It’s time for some outrageous action, as entertainment editor John Turnbull checks out a couple of international action flicks — the hyper-kinetic Triple Threat and the innovatively violent The Night Comes for Us.
The Night Comes for Us
Directed by Timo Tjahjanto (2018)
A co-production between Indonesian and American studios, The Night Comes for Us started life as a script, which then became a graphic novel and was finally turned into a movie. All iterations of the story were written by Indonesian director Timo Tjahjanto, who started his career making horror flicks, then moved on to visceral action with 2016’s Headshot. This was also his first collaboration with the charismatic Iko Uwais (The Raid), a highly acrobatic actor and master of the martial art silat.,
Uwais returns for The Night Comes for Us, playing Arian, the manager of a Macau nightclub and former Triad enforcer. Searching for a quiet life, but unable to quell his violent tendencies (he beats a bunch of guys to death for hassling one of his waitresses), Arian is drawn back into the world of the Triads when his old friend Ito (Joe Taslim) goes rogue to try to save a young girl.
Insanely violent, The Night Comes for Us is one of those movies that doesn’t really have any good guys. Iko is introduced leading a death squad killing an entire village over a Triad drug debt, who only shows a flash of conscience when he’s asked to kill a ten-year-old girl in cold blood. Instead, Iko turns his AK47 on his own men, massacring them all. Arian is slightly better from a moral standpoint, but is still willing to kill people at the drop of a hat and also seems to hold some questionable attitudes towards women.
If you’re one those people who lament the fact American action movies aren’t as violent as they were in the 1980s, this is definitely the movie for you. If, on the other hand, you’re at all squeamish, then you’d better give this one a miss, as Tjahjanto is very inventive when it comes to thinking of new ways for people to kill one another.
Directed by Jesse V. Johnson (2019)
Directed by British stunt-coordinator Jesse V. Johnson, Triple Threat is a truly international movie. Co-produced by Thai, Chinese and American studios, the movie brings together the most prominent martial artists of Indonesia, China and Thailand, and pits them against two of the biggest American B-movie action stars working today.
Telling the story of a billionaire heiress (Celina Jade) who is being hunted by a group of mercenaries, Triple Threat is packed with legitimate martial arts masters who also happen to be actors; Iko Uwais, Tony Jaa and Tiger Hu Chen are the good guys. On the other side are Scott Adkins, Michael Jai White and former UFC fighter Michael Bisping, along with a bunch of tough guys who are basically cannon fodder to be kicked and elbowed repeatedly by our heroes.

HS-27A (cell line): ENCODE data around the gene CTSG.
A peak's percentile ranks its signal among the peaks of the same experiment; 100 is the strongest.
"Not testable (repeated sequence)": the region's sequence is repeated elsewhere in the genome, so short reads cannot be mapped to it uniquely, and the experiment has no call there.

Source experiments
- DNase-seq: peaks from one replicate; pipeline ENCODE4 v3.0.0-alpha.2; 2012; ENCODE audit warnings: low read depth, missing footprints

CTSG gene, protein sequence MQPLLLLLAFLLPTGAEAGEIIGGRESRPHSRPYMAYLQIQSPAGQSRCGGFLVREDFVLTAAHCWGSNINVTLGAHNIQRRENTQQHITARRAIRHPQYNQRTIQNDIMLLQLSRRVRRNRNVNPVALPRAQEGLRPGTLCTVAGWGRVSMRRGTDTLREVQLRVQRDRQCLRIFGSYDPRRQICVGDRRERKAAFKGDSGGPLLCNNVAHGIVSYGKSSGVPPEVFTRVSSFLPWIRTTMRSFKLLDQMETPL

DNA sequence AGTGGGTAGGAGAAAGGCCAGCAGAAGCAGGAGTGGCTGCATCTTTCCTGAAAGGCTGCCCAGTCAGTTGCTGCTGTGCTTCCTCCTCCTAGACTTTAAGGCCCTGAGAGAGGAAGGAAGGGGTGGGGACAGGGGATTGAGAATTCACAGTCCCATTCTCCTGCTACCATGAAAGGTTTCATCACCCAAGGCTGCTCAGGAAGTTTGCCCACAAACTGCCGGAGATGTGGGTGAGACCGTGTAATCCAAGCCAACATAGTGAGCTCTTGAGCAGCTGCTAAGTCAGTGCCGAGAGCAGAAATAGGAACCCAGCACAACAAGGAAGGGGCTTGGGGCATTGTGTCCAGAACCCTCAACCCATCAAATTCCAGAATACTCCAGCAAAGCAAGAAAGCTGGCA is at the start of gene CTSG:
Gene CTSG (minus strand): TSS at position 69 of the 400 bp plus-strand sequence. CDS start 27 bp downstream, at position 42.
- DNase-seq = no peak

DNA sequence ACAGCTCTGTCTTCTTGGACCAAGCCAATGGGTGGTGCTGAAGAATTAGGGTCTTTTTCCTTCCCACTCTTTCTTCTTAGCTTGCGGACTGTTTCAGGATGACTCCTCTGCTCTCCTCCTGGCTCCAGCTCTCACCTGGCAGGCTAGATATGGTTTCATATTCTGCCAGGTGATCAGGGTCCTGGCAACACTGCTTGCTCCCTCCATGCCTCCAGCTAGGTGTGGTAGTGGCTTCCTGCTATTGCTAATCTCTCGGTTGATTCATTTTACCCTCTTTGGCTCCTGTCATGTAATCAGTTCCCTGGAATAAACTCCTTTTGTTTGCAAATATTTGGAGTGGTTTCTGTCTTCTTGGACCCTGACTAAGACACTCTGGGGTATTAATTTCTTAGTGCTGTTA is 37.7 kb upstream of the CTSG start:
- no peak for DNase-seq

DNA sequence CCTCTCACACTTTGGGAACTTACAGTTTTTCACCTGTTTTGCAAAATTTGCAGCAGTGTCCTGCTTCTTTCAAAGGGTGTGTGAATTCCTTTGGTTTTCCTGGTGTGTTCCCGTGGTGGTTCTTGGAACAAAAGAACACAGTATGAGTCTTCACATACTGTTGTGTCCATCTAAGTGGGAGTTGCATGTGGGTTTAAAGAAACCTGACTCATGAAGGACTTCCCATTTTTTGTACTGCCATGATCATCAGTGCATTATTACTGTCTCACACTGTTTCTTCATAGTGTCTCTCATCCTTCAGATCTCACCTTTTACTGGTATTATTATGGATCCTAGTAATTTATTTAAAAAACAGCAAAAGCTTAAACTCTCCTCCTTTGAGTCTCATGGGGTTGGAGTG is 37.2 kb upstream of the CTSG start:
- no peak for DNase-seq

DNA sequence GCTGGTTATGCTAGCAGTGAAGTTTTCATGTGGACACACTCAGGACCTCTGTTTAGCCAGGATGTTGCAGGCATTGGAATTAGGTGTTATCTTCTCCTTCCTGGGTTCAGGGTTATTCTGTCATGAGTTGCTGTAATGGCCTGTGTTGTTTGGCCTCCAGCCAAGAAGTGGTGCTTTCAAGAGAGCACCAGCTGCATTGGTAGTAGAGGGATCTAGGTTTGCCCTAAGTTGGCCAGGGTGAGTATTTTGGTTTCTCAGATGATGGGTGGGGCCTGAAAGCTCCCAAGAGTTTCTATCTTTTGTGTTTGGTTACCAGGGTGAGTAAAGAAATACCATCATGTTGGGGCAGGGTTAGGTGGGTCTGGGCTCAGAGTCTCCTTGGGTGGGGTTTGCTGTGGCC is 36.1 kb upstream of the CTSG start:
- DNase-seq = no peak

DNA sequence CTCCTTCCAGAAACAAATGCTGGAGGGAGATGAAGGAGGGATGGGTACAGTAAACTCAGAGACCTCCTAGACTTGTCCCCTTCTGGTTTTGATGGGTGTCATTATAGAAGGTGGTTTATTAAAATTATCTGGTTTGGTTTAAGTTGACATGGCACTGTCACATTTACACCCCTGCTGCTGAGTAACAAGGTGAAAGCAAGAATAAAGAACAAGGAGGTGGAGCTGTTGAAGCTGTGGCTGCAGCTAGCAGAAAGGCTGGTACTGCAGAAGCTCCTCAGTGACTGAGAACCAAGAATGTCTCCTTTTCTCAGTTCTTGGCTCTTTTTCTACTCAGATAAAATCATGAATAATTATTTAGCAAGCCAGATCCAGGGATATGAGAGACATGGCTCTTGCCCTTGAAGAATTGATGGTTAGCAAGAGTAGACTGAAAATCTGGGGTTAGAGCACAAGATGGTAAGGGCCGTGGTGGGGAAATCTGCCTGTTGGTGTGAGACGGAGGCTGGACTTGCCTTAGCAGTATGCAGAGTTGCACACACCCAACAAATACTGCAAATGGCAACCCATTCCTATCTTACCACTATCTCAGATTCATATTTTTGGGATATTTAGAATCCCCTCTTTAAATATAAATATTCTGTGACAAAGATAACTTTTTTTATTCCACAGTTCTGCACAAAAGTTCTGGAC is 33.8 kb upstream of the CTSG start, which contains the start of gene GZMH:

To be brutally honest, I wouldn’t recommend watching Triple Threat for the storyline, although it does have some interesting points to make about racism and revenge. I would, however, recommend watching Triple Threat for the action, because the action is very entertaining indeed. And it’s also a good place to watch the next generation of action stars who could eat Bruce Willis for breakfast...
In a fair world, Scott Adkins would be this generation’s Jean-Claude Van Damme — a genuine action star able to play both a sympathetic hero and a hissable villain. It is only a matter of time before Iko Uwais or Tony Jaa break big in the U.S., although Tiger Hu Chen may be in for a tougher time with his little-boy features and bowl haircut. Michael Jai White seems destined to play B-movie villains for the rest of his life, and unfortunately Michael Bisping has taken so much damage inside the octagon, his face is difficult to look at. Still, he throws a mean-looking left hook and takes a convincing beating from a guy half his size, so I guess that’s something.
One common factor in both these movies is Indonesian superstar Iko Uwais, a genuinely charming actor with the ability to perform amazing physical feats. Unlike the odious Steven Seagal, Uwais is more than willing to take a punch, and his diminutive stature (particularly compared to Adkins or White) makes him a great underdog, despite his silat skills.
The other significant feature that unites Triple Threat and The Night Comes for Us is the grungy set design, showing that there is nothing clean, nothing pure in these worlds. Shot in the back streets of Thailand, the jungles of Cambodia and the brothels of Macau, these movies could be viewed as a lamentation on the decline of modern society, or just an excuse to watch people beat each other up for a couple of hours.
Take from this what you will.
The Night Comes for Us: 7/10
Triple Threat: 8/10
Books by John Turnbull are available on Amazon and Kindle, including supernatural thriller Damnation’s Flame; action/romance Reaper, black comedy City Boy and travel guidebook Bar Trek: Europe. Damnation's Flame by John Turnbull is also available in paperback in the IA store HERE (free postage).
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